A transatlantic group of venture investors crowded into a $120 million venture round for Nabriva Therapeutics, offering enough cash to get started with a Phase III study for a new antibiotic.
Significantly Vivo Capital and OrbiMed, both U.S.-based biotech investors, led the new round for Nabriva, which is based in Vienna with a clinical development team and CEO headquartered in Philadelphia. The international group was filled out with EcoR1 Capital, Boxer Capital of Tavistock Life Sciences and new investment from existing investor HBM. Existing investors Phase4 Partners, Wellcome Trust, GLSV and Novartis Venture Fund also participated in the round.
The backers--which put up a first tranche with $50 million--were drawn by Nabriva's "industry first" feat, developing an IV and oral "pleuromutilin." Its lead antibiotic is lefamulin (BC‑3781), which will be put into Phase III for community-acquired bacterial pneumonia. And there are ambitious plans to explore its potential for "pediatric uses and potential additional indications including hospital-acquired and ventilator-associated bacterial pneumonia (HABP/VABP), acute bacterial skin and skin structure infections (ABSSSI) and several other indications such as sexually transmitted infections (including MDR gonorrhoea) and osteomyelitis."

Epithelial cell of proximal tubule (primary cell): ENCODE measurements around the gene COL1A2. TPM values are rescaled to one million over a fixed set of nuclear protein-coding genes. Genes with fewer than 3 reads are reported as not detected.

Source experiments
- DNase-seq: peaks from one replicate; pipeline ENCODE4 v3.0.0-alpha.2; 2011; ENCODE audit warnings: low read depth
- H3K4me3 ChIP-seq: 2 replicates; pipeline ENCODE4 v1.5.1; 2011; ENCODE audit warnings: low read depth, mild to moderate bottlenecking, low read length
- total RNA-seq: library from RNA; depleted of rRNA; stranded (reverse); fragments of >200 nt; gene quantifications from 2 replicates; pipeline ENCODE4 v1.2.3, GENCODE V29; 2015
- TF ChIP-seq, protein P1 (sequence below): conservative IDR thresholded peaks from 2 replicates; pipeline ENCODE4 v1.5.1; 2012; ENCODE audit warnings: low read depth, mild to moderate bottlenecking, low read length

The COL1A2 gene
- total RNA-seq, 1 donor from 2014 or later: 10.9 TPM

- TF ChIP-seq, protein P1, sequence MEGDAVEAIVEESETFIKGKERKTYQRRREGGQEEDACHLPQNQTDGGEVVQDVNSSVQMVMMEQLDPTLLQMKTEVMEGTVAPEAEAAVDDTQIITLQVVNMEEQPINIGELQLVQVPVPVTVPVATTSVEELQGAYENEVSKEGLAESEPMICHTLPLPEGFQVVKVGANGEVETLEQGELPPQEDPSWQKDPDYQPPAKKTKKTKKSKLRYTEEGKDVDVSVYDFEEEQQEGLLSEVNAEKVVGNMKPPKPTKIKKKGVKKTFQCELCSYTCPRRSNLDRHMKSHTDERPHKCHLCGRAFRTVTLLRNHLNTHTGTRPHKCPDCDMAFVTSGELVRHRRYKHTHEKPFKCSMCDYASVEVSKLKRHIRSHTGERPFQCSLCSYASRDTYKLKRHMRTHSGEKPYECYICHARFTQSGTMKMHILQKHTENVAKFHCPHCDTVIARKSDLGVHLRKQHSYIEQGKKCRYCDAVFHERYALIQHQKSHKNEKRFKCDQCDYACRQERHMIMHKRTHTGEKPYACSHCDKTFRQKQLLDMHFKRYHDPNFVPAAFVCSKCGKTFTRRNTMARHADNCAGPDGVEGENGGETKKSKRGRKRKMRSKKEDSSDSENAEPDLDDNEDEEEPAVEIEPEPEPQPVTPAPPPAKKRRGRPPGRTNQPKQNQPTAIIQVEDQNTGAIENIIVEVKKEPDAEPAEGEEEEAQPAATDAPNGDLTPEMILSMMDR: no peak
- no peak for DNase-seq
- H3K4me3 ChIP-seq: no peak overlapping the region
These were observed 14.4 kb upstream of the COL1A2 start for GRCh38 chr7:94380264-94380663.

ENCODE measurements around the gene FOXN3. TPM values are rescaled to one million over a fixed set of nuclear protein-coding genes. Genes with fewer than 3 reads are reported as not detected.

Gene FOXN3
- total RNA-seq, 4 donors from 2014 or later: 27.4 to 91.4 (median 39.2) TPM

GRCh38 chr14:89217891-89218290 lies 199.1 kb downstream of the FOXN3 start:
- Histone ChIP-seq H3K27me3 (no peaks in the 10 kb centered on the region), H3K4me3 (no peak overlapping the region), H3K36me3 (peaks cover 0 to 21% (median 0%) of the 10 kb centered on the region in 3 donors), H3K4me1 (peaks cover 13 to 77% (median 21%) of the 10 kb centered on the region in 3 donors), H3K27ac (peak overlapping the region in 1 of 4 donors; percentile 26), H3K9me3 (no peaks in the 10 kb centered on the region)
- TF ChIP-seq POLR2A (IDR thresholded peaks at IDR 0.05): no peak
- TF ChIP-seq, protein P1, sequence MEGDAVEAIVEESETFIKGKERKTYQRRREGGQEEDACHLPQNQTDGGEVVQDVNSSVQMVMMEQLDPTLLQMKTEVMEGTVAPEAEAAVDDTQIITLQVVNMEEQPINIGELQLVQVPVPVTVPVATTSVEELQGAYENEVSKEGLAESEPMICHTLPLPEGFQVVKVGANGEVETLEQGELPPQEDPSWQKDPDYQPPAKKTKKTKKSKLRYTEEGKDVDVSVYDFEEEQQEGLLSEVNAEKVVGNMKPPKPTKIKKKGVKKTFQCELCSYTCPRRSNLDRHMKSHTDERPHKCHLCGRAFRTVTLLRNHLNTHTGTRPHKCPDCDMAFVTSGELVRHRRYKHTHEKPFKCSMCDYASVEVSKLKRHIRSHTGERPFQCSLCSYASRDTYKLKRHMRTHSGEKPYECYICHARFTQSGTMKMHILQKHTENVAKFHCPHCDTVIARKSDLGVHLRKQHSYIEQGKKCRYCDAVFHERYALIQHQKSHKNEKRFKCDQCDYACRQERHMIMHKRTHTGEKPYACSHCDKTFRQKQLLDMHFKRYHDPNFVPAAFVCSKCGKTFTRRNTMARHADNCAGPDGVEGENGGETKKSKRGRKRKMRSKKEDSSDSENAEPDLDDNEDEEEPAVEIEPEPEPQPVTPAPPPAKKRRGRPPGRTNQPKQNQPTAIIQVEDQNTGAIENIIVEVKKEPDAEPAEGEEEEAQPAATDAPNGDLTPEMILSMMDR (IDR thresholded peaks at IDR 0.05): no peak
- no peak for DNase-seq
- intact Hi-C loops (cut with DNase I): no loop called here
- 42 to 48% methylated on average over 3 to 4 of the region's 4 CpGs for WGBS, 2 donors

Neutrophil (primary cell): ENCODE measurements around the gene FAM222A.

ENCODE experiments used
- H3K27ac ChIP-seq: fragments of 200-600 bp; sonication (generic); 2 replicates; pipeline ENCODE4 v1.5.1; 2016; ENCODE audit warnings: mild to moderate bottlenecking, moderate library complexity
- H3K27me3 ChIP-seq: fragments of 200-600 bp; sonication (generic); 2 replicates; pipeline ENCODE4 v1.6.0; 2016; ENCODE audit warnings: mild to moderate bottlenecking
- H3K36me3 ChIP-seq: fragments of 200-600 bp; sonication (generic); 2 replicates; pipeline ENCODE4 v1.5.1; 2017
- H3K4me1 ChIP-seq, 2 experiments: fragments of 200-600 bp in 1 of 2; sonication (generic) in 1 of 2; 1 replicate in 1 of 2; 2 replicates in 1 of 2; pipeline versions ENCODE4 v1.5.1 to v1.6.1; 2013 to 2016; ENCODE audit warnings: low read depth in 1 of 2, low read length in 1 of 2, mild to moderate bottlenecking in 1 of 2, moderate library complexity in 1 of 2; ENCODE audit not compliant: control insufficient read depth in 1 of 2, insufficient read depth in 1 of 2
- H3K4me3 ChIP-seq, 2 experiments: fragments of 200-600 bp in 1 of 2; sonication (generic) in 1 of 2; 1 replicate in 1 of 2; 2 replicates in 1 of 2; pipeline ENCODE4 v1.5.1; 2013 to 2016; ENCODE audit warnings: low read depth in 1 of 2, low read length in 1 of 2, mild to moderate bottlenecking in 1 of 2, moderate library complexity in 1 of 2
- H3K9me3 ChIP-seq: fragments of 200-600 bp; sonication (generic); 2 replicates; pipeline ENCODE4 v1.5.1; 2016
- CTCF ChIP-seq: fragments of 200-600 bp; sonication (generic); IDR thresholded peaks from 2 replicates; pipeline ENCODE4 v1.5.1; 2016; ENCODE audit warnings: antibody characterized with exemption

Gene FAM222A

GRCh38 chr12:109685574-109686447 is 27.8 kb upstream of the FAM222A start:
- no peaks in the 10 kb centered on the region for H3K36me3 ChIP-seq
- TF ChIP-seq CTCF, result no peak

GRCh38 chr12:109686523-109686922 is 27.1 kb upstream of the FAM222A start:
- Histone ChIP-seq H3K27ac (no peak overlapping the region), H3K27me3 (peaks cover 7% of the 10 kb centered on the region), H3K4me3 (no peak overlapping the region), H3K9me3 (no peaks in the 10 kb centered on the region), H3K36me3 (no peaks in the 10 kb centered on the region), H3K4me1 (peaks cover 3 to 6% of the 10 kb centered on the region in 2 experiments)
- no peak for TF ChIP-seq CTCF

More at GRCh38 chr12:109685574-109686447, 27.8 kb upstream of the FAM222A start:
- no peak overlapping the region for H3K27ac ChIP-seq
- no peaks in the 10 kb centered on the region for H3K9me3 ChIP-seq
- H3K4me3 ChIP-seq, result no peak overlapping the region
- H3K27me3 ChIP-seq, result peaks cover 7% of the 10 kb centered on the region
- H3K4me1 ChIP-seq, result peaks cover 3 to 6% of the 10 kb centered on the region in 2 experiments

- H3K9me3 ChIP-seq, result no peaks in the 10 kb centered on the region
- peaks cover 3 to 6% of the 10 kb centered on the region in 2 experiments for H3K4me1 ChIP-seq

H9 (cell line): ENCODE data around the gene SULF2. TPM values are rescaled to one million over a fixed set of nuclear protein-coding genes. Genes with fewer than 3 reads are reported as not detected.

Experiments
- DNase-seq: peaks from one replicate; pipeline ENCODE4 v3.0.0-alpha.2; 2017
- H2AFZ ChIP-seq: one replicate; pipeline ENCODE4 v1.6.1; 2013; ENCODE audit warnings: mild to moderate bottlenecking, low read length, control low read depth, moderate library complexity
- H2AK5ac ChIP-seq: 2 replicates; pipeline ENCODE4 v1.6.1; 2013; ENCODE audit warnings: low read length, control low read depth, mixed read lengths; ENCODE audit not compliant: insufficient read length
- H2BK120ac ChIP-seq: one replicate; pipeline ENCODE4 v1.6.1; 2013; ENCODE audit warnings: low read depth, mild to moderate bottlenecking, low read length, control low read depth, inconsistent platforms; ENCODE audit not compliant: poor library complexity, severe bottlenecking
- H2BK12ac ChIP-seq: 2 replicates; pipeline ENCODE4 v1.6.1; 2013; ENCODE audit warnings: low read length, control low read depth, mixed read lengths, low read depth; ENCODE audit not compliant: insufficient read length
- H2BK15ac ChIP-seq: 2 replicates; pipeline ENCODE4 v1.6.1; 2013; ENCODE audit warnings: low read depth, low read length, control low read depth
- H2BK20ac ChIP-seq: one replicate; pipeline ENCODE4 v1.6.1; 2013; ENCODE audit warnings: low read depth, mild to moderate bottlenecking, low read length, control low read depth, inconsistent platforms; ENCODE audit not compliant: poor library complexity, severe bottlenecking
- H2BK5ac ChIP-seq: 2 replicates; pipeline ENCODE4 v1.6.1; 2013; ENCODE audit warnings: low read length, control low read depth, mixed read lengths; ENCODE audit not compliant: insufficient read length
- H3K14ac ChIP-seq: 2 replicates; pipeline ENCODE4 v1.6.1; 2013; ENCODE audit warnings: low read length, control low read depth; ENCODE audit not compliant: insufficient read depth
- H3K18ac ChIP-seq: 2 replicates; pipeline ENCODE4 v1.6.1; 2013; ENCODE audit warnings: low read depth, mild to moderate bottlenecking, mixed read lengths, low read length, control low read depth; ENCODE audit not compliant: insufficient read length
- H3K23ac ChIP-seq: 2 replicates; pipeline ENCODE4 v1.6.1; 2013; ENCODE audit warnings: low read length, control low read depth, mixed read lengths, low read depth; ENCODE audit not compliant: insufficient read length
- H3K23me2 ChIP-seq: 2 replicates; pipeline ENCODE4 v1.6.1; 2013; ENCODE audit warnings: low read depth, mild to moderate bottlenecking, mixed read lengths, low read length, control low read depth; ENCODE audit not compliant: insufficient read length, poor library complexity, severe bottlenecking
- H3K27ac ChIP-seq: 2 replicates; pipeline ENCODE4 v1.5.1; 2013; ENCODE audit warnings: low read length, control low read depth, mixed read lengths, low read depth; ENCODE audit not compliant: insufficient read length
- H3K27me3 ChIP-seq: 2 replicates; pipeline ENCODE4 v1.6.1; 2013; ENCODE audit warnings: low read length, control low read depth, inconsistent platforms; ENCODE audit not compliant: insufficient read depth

"There has certainly been a comeback and continuing interest," Colin Broom, the CEO at Nabriva, tells FierceBiotech. "One of the problems is a dearth of opportunities in antibiotics. This is a new class of antibiotics and they don't come along very often."
Broom, who had been the CSO at ViroPharma before Shire bought out the company for $4.2 billion, was recruited to run Nabriva last year. His first task was to head out to the venture groups to raise these new funds. And he's been building up a clinical development team in Philadelphia with a clear mandate to launch two late-stage studies this year and next as the biotech preps for a commercial launch in the U.S. The latest round gets Nabriva to regulatory submissions in the U.S. and Europe if everything goes according to plan, Broom says.
Broom was also a director at NPS before Shire bought out that company as well.
The big round helps highlight the growing activity in antibiotics deals. After a lengthy drought in clinical activity, major pharmas like Merck ($MRK), Roche ($RHHBY) and Actavis ($ACT) have been carefully picking and choosing new products and deals in the space. Government officials have been clamoring for years for new antibiotics, adding some marketing incentives for developers which have been willing to break new ground in the clinic. The new funding also spotlights a growing trend in the global biotech industry as more investors make the trek to Europe to find new players to back.
Nabriva was founded 9 years ago as a spinout from Sandoz and currently has a staff of 34.
"The development of novel antibiotics with a unique mechanism of action against these pathogens is critically important in developing a new generation of drugs," said Denise Pollard-Knight, the chairman of the supervisory board. "This Series B is a strong financial and scientific endorsement and provides Nabriva with a solid foundation to build a patient-centric global biopharmaceutical company."
- here's the release